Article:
Muslims believe in all the Jewish and Christian prophets and holy scrip¬tures. The Jewish and Christian legacies are an integral part of the Muslim legacy. Synagogues and churches are God's shrines and their adherents are the people of the book, not heathens or unbelievers. But Muslims, on the other hand, believe that Islam, more than Judaism or Christianity, afford¬ed the city the most tolerant period because of Islam's nature being the reli¬gion of all prophets, from Abraham to Muhammad.8
The Muslims ruled Jerusalem for thirteen centuries from the middle of the seventh century (638 A.D.) to the beginning of the twentieth century (1917) with the exception of about 103 years of Crusader domination. The passage of time, and certain events, served to enhance Jerusalem's position in the Muslim tradition and history. One such event is the fall of Jerusalem to the Crusaders in 1099 which interrupted the Muslim rule of the city. Palestinian and Arab Muslims dwell a great deal on this holy war waged by the Crusaders against non-Christians, Muslims and Jews. This war, in which all non-Christian inhabitants of Jerusalem were wiped out, their property looted, and their houses occupied, is considered one of the most significant events to have shaped the Muslim outlook towards the Christian/Western world as a whole. It has yet to be ascertained if any roots of the current wave of Islamic fundamentalism actually lie in the Crusader war which marked open hostility between the Muslim and Christian/Western worlds.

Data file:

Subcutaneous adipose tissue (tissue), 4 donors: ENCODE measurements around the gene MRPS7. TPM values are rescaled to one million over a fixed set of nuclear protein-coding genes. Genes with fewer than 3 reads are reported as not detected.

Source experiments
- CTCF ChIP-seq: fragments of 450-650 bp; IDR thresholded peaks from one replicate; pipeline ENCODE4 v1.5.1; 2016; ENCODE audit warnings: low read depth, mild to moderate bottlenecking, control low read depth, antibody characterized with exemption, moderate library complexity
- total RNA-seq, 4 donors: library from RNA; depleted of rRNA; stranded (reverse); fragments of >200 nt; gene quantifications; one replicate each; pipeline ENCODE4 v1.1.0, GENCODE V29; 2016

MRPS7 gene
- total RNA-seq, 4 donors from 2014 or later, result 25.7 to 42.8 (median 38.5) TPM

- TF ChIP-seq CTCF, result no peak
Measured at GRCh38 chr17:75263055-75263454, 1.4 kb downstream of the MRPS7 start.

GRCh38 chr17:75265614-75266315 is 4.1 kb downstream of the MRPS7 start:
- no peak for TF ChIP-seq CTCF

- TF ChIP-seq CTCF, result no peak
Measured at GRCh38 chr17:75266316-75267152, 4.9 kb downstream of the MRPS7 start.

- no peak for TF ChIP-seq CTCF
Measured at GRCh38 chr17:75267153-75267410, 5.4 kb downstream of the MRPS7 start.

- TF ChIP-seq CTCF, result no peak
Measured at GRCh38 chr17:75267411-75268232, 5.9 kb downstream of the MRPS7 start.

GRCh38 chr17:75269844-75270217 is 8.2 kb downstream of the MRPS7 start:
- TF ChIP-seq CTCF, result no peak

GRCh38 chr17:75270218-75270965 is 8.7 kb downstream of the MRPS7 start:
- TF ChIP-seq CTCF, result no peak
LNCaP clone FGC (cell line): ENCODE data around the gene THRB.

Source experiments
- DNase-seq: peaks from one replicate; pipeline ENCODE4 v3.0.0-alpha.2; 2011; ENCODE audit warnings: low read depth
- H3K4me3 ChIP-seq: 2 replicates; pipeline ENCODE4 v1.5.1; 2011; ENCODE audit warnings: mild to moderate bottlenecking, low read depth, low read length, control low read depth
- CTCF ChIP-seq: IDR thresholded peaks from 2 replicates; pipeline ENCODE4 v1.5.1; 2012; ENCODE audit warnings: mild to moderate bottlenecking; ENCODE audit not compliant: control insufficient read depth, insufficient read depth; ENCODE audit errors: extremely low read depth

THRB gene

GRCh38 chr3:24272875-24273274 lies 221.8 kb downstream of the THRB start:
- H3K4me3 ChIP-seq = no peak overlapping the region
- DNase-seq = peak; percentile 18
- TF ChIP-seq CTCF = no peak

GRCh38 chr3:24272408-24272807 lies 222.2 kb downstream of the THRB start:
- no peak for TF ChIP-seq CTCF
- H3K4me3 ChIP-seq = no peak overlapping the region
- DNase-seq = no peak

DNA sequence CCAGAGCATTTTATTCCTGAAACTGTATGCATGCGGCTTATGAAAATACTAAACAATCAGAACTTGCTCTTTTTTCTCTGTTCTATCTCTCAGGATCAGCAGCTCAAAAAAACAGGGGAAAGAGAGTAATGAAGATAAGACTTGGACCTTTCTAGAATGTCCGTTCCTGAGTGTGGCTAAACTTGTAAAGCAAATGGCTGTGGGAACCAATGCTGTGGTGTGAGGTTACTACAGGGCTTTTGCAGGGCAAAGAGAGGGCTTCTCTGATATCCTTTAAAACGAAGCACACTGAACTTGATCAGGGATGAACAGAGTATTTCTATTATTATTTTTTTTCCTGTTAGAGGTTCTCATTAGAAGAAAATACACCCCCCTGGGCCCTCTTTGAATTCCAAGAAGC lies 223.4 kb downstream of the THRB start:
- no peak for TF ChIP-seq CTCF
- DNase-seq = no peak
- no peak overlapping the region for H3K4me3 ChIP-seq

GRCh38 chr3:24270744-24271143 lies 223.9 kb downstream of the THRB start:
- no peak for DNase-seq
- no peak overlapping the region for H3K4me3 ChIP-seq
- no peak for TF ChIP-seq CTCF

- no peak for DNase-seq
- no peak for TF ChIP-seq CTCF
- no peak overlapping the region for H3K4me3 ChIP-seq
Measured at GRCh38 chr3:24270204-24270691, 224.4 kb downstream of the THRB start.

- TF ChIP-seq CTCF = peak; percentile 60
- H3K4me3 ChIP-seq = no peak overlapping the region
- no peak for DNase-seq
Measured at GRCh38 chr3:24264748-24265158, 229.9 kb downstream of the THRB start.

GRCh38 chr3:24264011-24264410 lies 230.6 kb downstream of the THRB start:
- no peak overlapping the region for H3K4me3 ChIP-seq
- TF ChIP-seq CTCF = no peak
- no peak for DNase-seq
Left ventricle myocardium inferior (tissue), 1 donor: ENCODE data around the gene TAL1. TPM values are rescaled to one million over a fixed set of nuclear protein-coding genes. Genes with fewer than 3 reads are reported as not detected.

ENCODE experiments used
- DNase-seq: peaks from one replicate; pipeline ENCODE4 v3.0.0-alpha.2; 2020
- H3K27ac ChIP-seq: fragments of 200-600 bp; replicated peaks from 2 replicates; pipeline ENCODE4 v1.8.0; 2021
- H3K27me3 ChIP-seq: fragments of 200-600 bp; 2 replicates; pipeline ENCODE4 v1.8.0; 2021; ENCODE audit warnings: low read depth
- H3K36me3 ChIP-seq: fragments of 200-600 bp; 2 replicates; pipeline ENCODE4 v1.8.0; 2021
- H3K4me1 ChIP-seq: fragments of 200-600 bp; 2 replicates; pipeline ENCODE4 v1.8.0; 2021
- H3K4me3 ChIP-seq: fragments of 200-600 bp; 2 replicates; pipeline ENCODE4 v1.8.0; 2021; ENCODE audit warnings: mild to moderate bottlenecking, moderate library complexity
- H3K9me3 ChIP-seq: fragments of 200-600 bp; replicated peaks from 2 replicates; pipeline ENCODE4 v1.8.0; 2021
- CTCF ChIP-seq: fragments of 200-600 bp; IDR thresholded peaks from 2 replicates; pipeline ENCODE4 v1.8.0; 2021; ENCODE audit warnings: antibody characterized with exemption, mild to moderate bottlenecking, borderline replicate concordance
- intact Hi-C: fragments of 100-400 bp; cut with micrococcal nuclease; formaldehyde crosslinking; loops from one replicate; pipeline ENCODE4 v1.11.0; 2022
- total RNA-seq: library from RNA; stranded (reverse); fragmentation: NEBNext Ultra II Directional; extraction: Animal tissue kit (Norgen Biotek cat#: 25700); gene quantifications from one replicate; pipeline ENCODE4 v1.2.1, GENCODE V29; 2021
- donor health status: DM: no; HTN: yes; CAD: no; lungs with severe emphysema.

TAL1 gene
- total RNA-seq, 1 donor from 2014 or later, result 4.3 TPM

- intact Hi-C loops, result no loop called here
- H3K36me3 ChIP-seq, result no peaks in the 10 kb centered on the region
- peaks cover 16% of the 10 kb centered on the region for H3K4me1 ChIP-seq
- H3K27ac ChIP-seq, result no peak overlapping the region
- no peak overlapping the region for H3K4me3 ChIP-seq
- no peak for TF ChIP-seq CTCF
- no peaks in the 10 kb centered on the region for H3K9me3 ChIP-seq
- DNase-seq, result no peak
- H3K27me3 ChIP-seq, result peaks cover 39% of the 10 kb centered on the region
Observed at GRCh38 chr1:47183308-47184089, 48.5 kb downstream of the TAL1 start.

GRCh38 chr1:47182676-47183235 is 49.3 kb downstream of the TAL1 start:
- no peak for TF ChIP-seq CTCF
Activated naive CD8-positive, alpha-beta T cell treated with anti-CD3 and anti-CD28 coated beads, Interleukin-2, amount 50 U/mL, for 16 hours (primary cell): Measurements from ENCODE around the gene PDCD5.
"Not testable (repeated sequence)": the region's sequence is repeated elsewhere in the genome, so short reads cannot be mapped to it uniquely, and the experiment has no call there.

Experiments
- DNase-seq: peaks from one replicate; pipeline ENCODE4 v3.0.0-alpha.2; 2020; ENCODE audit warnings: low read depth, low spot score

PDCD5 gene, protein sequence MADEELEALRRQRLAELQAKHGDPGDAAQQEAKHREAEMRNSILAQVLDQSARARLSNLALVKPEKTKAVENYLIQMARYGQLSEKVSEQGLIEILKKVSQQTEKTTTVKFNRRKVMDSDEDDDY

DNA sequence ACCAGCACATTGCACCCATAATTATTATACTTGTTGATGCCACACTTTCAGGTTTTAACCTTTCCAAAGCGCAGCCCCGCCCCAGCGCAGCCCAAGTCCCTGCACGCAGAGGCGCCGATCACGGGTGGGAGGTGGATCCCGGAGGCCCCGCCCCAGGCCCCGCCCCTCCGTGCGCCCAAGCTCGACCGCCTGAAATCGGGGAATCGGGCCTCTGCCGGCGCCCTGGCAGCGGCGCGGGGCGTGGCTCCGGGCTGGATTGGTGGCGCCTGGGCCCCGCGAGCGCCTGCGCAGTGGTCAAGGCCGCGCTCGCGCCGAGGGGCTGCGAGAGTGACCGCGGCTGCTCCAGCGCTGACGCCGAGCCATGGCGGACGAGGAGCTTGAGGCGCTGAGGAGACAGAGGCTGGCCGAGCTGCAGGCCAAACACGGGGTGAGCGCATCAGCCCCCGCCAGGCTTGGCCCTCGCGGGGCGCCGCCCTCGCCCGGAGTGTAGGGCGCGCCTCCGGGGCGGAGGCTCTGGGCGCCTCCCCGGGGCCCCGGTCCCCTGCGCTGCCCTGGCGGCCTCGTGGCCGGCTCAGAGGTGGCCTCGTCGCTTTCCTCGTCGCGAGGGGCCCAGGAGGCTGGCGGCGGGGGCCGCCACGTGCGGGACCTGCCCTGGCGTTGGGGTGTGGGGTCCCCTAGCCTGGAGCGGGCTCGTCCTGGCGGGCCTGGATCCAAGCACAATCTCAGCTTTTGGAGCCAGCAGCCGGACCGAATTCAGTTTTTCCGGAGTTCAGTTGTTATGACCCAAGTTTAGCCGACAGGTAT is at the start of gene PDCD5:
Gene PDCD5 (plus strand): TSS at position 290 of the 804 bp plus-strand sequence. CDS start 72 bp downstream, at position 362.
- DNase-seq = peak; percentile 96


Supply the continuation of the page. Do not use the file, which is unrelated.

In 1187 Saladdin, a Muslim leader, reconquered and recovered Jerusalem. This recovery of Jerusalem "figures larger in Islamic history than its first acquisition by 'Umar five and a half centuries before." 9 The coincidence of Saladdin's entry into the city with the anniversary of the Prophet's nocturnal journey was regarded by Muslims as providential.
The current Israeli occupation of Jerusalem (since 1967) is viewed by Palestinians and Muslims equal in magnitude to the Crusades: "By occu¬pying Palestine, the modem Crusaders have earned the enmity of all Arabs; by seizing Jerusalem, that of all Muslims. Are the modem Crusaders bent on forcing history to repeat itself?" 10

The Occupation

Clear focus by Palestinian and Arab Islamists on Jerusalem began to take place after the Israeli occupation of the eastern part of the city in 1967. Vocal and repeated Muslim pronouncements on the city which stress its Arab and Islamic character carne as a reaction to Israeli measures to Judaize the city and distort or wipe out its Arab and Islamic identity. They justifiably fear Jewish designs on East Jerusalem and the holy places in it, especially since Israel unilaterally annexed it after the 1967 war.
Since the rise of contemporary Arab and Palestinian fundamentalist movements, primarily as a reaction to certain political or socioeconomic factors, the holy city of Jerusalem has been a source of inspiration and mobilization to them. Therefore, the Jewish occupation of the city reminds the Islamists of Muslim and Arab weakness and of the need to rise and free Jerusalem from Jewish hegemony. It is infuriating to Arab and Palestinian fundamentalists to have their first Qibla and the third-holiest city in Islam under foreign, especially Jewish, control.